Comparison between the effects of selenomethionine and S-adenosylmethionine in preventing cholestasis-induced rat liver damage
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We aimed to evaluate whether two methionine-related compounds, S-adenosylmethionine (SAM), and selenomethionine (SM), could lessen liver damage induced by regurgitated bile in a model of rat bile duct ligation (BDL). Hepatoprotective potentials of S-adenosylmethionine and selenomethionine were estimated based on the changes of serum liver damage parameters (aminotransferases, alkaline phosphatase, gamma-glutamyltranspeptidase and lactate dehydrogenase activity, and bilirubin concentration), tissue oxidative [xanthine oxidase (XO) and catalase activity, thiobarbituric acid reactive substances (TBARS) levels] and inflammatory [tumor necrosis factor-alfa (TNF-α) concentration] parameters, and morphological liver tissue alterations that follow cholestasis. The treatment regimens proved themselves able to prevent significant liver damage induced by cholestasis. Both SAM and SM decreased XO activity and TBARS levels and increased catalase activity, while only SM significantly reduced TNF-α concentration. Morphological changes related to bile-induced liver damage were also found to be partially diminished by SAM and SM. In view of the mechanisms of action of the two tested methionine-derived compounds, one might say that SM predominantly acted as an antioxidant, while SAM exerted its activity by potentially modulating different gene expression and protein structures. It is also worth mentioning that this is the first study (to the best of our knowledge) that dealt with the effects of SM on BDL-induced liver injury in rats and of the findings that speak favorably of this powerful antioxidant.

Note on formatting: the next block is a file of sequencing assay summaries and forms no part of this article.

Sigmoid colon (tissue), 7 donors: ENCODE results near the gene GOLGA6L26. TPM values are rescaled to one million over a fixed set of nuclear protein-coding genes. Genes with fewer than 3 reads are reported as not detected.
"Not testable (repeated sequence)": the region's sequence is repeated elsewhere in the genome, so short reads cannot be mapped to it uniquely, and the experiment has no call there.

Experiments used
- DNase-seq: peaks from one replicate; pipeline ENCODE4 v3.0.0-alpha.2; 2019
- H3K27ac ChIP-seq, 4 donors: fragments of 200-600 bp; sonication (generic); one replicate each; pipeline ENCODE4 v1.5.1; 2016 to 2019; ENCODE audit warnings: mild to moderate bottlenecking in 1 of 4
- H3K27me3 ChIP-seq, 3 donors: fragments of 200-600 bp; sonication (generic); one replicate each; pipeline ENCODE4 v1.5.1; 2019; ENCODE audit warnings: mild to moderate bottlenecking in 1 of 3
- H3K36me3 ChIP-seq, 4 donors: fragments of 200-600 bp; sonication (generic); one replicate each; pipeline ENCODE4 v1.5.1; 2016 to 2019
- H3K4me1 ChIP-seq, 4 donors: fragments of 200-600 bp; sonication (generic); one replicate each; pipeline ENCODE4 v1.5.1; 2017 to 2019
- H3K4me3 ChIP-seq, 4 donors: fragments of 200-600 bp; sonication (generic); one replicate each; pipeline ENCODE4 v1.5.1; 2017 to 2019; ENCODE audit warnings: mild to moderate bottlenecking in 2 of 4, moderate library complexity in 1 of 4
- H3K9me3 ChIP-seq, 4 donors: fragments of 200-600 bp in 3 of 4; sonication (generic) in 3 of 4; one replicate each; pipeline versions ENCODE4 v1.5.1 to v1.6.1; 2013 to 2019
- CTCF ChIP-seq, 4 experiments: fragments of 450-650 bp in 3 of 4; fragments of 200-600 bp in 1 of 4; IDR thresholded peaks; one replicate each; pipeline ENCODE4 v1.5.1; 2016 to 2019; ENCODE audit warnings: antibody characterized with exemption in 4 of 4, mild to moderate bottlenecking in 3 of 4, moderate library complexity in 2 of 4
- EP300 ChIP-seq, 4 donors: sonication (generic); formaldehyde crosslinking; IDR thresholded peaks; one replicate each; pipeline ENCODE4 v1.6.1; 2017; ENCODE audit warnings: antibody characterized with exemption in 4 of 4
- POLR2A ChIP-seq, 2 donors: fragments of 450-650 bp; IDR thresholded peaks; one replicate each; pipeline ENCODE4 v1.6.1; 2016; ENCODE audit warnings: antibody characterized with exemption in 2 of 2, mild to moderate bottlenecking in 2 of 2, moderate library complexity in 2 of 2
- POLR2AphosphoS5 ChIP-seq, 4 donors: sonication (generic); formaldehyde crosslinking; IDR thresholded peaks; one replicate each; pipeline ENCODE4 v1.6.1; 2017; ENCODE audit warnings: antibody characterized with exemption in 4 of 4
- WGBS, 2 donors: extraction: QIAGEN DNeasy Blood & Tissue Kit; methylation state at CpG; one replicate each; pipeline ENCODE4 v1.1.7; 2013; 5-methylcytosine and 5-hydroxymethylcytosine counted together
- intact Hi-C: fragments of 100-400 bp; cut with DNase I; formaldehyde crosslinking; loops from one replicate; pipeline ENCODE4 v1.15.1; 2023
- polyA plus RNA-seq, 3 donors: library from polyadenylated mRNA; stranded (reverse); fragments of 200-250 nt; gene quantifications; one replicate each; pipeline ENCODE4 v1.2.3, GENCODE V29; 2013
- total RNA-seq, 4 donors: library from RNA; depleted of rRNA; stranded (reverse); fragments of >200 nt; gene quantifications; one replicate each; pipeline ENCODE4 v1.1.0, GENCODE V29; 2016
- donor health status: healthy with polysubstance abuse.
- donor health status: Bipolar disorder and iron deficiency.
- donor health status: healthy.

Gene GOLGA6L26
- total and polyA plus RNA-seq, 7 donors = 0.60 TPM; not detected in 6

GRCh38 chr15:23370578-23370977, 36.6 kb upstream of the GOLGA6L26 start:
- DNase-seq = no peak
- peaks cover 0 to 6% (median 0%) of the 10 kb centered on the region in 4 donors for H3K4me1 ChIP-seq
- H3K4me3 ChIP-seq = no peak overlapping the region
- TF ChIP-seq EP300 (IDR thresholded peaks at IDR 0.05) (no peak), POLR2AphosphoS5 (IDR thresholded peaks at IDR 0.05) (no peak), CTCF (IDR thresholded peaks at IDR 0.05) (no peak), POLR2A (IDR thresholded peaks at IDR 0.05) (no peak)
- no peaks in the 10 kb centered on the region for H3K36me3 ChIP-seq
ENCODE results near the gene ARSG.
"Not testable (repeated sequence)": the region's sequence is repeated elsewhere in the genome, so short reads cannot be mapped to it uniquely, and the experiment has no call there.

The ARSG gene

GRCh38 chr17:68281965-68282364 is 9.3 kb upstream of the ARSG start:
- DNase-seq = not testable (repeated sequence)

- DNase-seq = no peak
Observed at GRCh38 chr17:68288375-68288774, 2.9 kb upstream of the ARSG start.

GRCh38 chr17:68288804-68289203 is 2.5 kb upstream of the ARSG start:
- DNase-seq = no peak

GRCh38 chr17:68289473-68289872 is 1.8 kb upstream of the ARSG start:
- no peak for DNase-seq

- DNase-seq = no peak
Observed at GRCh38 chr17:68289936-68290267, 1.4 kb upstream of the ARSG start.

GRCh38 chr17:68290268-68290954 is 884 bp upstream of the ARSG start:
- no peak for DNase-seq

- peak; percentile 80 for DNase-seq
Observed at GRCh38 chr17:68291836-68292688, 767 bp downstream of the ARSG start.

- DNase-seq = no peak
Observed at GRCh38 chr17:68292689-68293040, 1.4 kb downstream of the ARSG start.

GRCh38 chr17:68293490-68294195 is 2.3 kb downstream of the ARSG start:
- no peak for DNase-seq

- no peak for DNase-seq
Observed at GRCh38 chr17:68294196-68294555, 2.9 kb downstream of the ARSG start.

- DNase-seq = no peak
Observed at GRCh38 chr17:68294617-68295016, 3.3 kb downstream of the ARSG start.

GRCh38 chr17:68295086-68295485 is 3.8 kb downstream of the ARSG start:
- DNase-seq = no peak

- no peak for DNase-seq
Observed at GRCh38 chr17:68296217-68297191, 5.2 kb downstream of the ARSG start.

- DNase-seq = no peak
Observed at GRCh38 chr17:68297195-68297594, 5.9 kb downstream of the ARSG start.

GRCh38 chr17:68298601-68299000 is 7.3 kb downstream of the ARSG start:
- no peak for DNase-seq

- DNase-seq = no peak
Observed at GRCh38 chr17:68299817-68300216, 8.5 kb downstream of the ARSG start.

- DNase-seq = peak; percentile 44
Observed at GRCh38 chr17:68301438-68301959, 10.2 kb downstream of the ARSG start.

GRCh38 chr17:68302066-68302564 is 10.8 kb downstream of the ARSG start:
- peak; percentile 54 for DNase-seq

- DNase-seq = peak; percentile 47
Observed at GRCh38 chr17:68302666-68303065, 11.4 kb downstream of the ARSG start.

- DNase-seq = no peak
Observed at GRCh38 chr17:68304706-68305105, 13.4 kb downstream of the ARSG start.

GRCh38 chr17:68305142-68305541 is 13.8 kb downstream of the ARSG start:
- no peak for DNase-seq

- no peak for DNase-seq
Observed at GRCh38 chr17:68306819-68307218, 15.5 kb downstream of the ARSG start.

KeywordsBile duct ligation S-adenosylmethionine Selenomethionine Oxidative damage
This work was supported by the Ministry of Education, Science and Technological Development of the Republic of Serbia (Project No. III 43012).
Compliance with ethical standards
Conflict of interest
The authors declare that they have no conflict of interest.
The experiments were performed in accordance with The European Council Directive (EU Directive of 2010; 2010/63/EU) and were approved by the local Ethics Committee of the Faculty of Medicine, University of Niš.
Informed consent was obtained from all individual participants included in the study.
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